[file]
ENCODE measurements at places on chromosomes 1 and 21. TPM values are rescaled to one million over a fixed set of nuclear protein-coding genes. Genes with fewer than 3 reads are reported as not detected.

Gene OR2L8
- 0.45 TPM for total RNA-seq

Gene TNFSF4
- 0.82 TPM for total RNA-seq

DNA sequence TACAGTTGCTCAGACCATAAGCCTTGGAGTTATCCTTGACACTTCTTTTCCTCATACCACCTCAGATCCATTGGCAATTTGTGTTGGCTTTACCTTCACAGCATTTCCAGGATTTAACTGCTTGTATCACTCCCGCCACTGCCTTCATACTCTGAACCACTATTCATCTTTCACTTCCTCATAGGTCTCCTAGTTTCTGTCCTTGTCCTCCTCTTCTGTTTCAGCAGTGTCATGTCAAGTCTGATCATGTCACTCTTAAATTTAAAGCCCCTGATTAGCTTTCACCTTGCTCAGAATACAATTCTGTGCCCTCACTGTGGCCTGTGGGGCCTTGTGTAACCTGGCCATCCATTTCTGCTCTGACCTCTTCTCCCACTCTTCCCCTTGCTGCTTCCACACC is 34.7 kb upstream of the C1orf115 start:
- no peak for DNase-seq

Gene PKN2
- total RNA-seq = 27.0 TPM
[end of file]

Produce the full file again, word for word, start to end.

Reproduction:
ENCODE measurements at places on chromosomes 1 and 21. TPM values are rescaled to one million over a fixed set of nuclear protein-coding genes. Genes with fewer than 3 reads are reported as not detected.

Gene OR2L8
- 0.45 TPM for total RNA-seq

Gene TNFSF4
- 0.82 TPM for total RNA-seq

DNA sequence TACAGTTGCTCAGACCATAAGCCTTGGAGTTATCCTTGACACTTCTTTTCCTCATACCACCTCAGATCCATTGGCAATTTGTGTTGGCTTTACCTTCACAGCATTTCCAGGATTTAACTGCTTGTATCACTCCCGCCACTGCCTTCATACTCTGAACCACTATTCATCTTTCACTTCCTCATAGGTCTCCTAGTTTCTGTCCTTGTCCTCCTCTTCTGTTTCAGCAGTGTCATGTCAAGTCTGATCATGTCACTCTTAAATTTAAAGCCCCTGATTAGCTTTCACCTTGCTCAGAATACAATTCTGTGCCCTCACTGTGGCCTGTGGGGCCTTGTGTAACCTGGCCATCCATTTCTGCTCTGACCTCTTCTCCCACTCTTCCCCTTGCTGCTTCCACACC is 34.7 kb upstream of the C1orf115 start:
- no peak for DNase-seq

Gene PKN2
- total RNA-seq = 27.0 TPM